Related: Pay Off Debt Guide 2019
4. Use your windfall to invest!
- Pay off bad deb – Check.
- Create an emergency fund – Check, Check.
- Pay off cars and student loans – Check, Check & Check.
If you're the person who has already done numbers one, two and three then hats off to you. You're in a great position to really leverage your cash windfall for some long term gains!
You can now save some money for retirement. Consider doing the following:
Add to your 401K or 403B
Hopefully, you're already contributing to your 401K, but with your newly acquired cash, go ahead and make a one-time contribution!
A cash windfall invested early can have some huge returns down the road!
Contribute to your ROTH IRA
If by chance you're behind with your retirement contributions, there is no better time to contribute to your Roth IRA retirement account. Throw as much as you can or at the very least a % of your windfall towards retirement!
Invest in Stock Index Funds
Perhaps you have your investments when it comes to retirement streamlined if that is the case and you want to invest – simply open a Vanguard account and invest in ETF's.
Typically considered “Less risky” an ETF is a great way to invest your money and see big returns over the long haul!
Consult a Financial Expert:
If you happen to have a cash windfall that is up there ($50,000+) and you're debt-free and well invested, this might be a good time to consult a financial expert.
Learn from some of these beginner investing mistakes and don't play around when it comes to investing! Depending on the amount of money you inherit/get you can create passive income with investing properly!
5. Buy a home.
If you don't already own a home, receiving a cash windfall might be the down payment you have needed to finally take the leap to purchase your first home.
Conventional wisdom used to say wait until you have 20% saved to buy a home, however, with soaring real estate prices, it is actually sometimes advantageous to buy with a lower down payment.
Note: If you already own go ahead and use a portion of your windfall to make a huge payment to accelerate your mortgage!
6. Add value to your home.
A cash windfall is a perfect time to go ahead and gut the kitchen and update it with all the modern gray-scale colors that are in!
Replacing your roof, swapping out the windows, getting a new front door and remodeling a few bathrooms are always great ways to add value to your home… especially if you plan on selling in 2-5 years.
Use your cash windfall to pay cash for some home upgrades!
Now is your time to sponsor that youth sports team you have always wanted to!
All jokes aside, with your cash windfall, consider giving back in some monetary form whether it is a local school, church, or family in need!
On the off chance you're not sure where to donate a portion of your money, be sure to always make sure to donate in non-profits that do good things with the money (And don't have tons of administrative costs).
8. Start a college fund.
If you have kids, there is no better time to start that college fund with a 529 savings plan for your kids than when you have a surplus of money. Similar to a 401K, this is a tax-deferred option for saving for college tuition!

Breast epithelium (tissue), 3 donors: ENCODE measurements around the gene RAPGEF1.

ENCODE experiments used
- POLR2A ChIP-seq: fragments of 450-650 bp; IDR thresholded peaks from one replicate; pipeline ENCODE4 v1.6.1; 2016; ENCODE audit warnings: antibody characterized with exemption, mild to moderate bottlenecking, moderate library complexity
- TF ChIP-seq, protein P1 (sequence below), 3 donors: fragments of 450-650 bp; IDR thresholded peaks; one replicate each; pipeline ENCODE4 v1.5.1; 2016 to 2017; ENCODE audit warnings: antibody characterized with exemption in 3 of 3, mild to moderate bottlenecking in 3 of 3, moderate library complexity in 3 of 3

9. Take a vacation!
Depending on how much money you come across, the best time to take a vacation is when it's free – well at least it's free as far as you're concerned.
While going crazy and traveling to Bora Bora might be a bit much, getting away for a few days isn't a bad idea, especially when you get a lump sum of cash to do so!
Final Thoughts on Using a Cash Windfall Wisely:
Not long ago (October 2018) my wife and I had $173,000 worth of student loan debt left to pay from our combined original amount of $300,000+!
- $75,000 Student Loan 1
- $72,000 Student Loan 2
- $26,000 HELOC (Used to pay student loans)
We received a $34,000 cash windfall from the net profits of a real estate sale that allowed us to pay off $34,000 worth of student loans in a single day.
On the cusp of going down the path of parenthood, we thought about possibly saving a portion of the money for a future home or using it to increase our existing emergency fund.
However, ultimately we knew pretending as if the money never hit our accounts would be our best option in the long run (Always think long term financially).
So on October 22nd, 2018 we paid off a $24,000 worth of student loan debt (see photo below) and another $10,000 towards our HELOC.
At the end of the day, the choice is yours as to what you decide to do with your cash windfall! No matter how you got the cash, it is yours to do as you please…
Just be sure to make the smart money move and avoid the Amanda and William type decisions!
Q: What would you do with a $34,000 cash windfall? Comment below.
Josh writes about ways to make money, pay off debt, and improve yourself. After paying off $300,000 in student loans with his wife in less than five years, Josh started Money Life Wax and has been featured on Forbes, Business Insider, Huffington Post, and more! In addition to being a life-long entrepreneur, Josh and his wife enjoy spending time with their chocolate lab named Morgan, working out, being outside, traveling, and helping others with their finances! I got serious with money when I used Personal Capital to track my finances.